Drunk in Indonesia

According to an article in the International Herald Tribune, the Indonesian police are apparently investigating the deaths of four foreigners who have overdosed on, wait for it, not heroin, but the locally produced arak wine!

The men — from Britain, France, Germany and Ireland — have all died within the last six weeks…

… with so many deaths occurring within such a short period, one foreign bar owner in Lombok, who asked not to be named, urged authorities to pull the wine from shelves until it was tested.

Pretty pathetic if you ask me! Gives the impression that foreigners aren't good drinkers. And it’s not as if Indonesians are noted for their boozing, is it?

But should they be? Cos perhaps the Indonesians are much better drinkers than we give them credit for. So where are Indonesia’s biggest boozers? I’ve got a few ideas:

1) Tanah Toraja in Central Sulawesi. Famous for its beautiful countryside, coffee, friendly people, magnificent traditional houses and animal sacrifices, these dudes know how to drink. After a bone-shaking ride from Ujung Padang, we got off a bus, desperate to find something to eat, but ended up in a warung that only served banana fritters and balok (a sort of sweet fermented palm drink served in a bamboo tube. The local microlet drivers convinced us it wasn’t too strong but they were lying. The only time I have ever been completely legless in Indonesia.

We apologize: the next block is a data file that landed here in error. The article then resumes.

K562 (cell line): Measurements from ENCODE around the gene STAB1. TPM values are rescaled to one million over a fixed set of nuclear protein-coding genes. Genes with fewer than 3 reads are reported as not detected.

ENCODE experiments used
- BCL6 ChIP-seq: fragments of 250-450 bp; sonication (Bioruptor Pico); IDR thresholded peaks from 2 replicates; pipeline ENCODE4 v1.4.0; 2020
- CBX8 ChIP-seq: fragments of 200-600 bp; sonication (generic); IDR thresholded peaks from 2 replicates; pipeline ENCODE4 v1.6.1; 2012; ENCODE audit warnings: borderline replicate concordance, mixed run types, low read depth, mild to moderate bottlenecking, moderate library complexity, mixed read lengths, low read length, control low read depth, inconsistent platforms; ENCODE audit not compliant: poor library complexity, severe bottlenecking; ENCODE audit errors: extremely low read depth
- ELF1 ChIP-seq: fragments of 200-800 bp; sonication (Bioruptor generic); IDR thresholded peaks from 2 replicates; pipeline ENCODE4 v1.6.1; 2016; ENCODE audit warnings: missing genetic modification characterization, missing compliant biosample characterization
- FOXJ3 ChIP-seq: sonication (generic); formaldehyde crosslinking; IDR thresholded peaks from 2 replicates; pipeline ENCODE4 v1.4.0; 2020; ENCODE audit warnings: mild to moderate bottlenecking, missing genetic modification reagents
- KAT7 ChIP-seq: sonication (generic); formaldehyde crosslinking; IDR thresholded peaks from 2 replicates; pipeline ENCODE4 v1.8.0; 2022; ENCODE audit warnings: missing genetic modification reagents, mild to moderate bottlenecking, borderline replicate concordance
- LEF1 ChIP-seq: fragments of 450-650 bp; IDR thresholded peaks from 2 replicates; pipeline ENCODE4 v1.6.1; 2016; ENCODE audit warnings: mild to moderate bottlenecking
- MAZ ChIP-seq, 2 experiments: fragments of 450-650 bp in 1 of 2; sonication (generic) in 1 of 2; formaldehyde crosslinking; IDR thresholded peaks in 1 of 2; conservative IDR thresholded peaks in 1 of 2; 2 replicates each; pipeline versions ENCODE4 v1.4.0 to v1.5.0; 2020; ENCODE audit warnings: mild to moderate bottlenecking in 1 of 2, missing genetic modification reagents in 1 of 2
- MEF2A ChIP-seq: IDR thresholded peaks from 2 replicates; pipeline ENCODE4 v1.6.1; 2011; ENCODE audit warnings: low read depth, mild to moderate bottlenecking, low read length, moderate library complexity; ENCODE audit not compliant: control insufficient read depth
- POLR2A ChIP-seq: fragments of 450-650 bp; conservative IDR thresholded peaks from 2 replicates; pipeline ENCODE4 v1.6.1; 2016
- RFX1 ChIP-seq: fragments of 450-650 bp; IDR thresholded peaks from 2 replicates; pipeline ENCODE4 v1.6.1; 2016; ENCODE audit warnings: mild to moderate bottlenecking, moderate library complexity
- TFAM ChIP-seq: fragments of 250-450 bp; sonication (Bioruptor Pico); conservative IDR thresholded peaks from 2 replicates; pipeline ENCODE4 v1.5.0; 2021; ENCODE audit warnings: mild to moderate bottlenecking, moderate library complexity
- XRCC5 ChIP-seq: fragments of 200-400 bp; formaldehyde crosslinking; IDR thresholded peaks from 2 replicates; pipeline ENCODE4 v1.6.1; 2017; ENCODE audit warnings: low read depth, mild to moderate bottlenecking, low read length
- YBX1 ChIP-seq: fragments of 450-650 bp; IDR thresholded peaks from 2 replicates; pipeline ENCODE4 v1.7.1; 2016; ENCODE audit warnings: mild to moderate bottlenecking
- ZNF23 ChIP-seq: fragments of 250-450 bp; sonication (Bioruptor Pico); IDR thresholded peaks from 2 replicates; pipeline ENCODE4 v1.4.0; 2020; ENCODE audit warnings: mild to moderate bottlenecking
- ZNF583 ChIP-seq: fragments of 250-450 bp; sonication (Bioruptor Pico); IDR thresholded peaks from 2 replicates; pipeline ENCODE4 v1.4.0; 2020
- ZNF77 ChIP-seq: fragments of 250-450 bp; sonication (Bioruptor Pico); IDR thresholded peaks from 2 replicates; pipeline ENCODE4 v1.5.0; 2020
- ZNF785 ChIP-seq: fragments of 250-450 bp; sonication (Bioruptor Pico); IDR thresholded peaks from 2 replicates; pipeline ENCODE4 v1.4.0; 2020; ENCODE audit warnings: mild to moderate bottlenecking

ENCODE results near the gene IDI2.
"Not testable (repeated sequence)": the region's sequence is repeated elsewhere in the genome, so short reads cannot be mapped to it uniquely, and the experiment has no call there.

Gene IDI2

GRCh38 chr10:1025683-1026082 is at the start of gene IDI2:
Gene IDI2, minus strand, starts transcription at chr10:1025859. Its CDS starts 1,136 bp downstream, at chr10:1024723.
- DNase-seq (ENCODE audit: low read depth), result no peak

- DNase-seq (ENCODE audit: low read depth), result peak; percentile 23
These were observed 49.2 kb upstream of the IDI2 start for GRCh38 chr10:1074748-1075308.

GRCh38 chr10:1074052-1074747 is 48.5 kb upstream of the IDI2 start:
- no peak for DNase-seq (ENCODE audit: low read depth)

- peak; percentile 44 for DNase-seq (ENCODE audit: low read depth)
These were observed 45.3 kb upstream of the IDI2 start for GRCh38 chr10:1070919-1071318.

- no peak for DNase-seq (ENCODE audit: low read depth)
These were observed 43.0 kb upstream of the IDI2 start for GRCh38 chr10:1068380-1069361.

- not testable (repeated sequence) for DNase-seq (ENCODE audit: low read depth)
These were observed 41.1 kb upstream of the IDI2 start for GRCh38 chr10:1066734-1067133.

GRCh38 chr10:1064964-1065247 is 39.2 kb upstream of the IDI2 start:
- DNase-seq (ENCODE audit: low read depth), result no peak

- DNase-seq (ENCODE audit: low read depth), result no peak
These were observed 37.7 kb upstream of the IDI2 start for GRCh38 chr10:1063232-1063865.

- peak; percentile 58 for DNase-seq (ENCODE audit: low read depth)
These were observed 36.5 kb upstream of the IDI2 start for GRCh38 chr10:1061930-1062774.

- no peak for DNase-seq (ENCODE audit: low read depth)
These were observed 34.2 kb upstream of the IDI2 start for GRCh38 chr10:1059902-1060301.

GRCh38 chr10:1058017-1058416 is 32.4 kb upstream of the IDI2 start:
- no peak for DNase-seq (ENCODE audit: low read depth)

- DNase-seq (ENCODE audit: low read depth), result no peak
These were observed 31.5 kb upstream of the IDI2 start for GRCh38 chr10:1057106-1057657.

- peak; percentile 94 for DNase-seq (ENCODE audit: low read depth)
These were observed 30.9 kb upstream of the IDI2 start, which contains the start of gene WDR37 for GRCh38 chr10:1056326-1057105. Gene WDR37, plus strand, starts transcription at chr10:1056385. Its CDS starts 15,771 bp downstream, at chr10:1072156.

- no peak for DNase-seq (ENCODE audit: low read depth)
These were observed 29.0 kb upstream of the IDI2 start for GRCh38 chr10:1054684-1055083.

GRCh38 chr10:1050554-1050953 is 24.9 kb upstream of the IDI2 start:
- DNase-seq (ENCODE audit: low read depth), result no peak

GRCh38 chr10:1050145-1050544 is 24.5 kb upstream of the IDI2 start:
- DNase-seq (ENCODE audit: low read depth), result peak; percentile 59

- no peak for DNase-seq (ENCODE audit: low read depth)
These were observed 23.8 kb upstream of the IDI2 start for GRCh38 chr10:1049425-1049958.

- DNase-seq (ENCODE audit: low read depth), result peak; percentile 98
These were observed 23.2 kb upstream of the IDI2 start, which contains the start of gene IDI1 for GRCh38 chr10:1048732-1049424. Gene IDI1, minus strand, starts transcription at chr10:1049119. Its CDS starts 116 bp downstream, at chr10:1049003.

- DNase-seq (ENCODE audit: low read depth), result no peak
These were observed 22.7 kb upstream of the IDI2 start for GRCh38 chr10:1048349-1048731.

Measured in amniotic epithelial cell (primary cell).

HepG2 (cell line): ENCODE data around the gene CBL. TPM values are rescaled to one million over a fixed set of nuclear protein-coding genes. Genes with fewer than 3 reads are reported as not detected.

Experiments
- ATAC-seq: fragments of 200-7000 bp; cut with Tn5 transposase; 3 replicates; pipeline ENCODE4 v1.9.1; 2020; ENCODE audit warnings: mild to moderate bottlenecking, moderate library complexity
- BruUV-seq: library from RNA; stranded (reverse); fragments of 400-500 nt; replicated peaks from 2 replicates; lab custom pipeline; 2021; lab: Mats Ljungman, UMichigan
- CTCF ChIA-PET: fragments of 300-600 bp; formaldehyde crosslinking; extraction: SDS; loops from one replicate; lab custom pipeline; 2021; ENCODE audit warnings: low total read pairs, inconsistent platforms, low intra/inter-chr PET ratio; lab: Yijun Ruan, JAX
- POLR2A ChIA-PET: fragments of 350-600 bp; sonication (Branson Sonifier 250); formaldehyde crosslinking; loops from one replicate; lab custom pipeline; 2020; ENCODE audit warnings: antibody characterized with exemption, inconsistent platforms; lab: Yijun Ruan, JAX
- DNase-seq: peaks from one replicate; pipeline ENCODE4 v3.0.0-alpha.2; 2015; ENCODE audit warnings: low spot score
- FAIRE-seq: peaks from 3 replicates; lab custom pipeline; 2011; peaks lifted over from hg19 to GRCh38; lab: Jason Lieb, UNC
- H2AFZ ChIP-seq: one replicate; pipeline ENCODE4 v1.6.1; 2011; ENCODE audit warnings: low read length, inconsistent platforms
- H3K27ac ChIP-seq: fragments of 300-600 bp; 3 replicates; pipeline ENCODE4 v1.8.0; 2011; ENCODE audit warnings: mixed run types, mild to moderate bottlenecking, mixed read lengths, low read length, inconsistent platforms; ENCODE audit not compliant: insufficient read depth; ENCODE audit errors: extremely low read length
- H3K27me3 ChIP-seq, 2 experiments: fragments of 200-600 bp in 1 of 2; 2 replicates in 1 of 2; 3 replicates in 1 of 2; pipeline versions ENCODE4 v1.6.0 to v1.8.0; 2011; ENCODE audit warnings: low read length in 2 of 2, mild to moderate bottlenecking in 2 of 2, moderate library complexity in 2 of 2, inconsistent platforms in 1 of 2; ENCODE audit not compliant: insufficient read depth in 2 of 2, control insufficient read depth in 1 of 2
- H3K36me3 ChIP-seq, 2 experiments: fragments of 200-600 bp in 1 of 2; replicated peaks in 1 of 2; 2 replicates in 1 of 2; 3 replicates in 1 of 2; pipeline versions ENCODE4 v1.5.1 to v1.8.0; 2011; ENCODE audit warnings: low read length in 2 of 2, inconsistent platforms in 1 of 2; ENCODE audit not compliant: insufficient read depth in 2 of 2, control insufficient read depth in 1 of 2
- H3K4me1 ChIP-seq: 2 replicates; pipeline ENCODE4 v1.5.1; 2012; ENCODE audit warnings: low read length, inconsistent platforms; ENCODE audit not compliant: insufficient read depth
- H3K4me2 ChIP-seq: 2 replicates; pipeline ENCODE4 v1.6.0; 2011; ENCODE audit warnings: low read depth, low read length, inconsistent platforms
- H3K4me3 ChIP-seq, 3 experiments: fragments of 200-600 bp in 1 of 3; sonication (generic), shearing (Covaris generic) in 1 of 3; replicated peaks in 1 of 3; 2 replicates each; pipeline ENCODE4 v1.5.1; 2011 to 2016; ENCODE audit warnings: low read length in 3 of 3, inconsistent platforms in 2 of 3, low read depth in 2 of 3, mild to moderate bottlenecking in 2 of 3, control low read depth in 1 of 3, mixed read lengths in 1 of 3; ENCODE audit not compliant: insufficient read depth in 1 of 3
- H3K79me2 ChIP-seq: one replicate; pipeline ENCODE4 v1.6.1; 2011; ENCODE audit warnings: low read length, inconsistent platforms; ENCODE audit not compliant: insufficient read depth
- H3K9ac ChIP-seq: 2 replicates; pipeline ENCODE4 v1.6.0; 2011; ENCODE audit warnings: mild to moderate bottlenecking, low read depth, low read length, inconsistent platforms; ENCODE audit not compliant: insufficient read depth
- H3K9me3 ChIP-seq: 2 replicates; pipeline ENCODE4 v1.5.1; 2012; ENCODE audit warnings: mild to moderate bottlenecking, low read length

2) Manado in North Sulawesi. Got invited to a party and was offered something called Cap Tikus. A bit like drinking paraffin, so they mix it with coke. Pure paint stripper, but they seem to like it up there. It also explains why there are so many blind people in Manado.

3) Lombok. While in the Gili islands off Lombok I got hold of some very nice banana wine. Very sweet. Not the sort of stuff to glug back obviously, but it’s nice to sip. And the next thing you know the bottle is empty and the world is spinning.

So good in fact is the banana wine in Lombok that I’m surprised some company doesn’t make banana liquors on a commercial basis in Indonesia. But ain’t there already a banana liquor on the market? Yep. There sure is: it’s produced by Rémy Cointreau and is bright green. It isn't made in Indonesia mind you, and comes from France! But they still have the cheek to call it Pisang Ambon!


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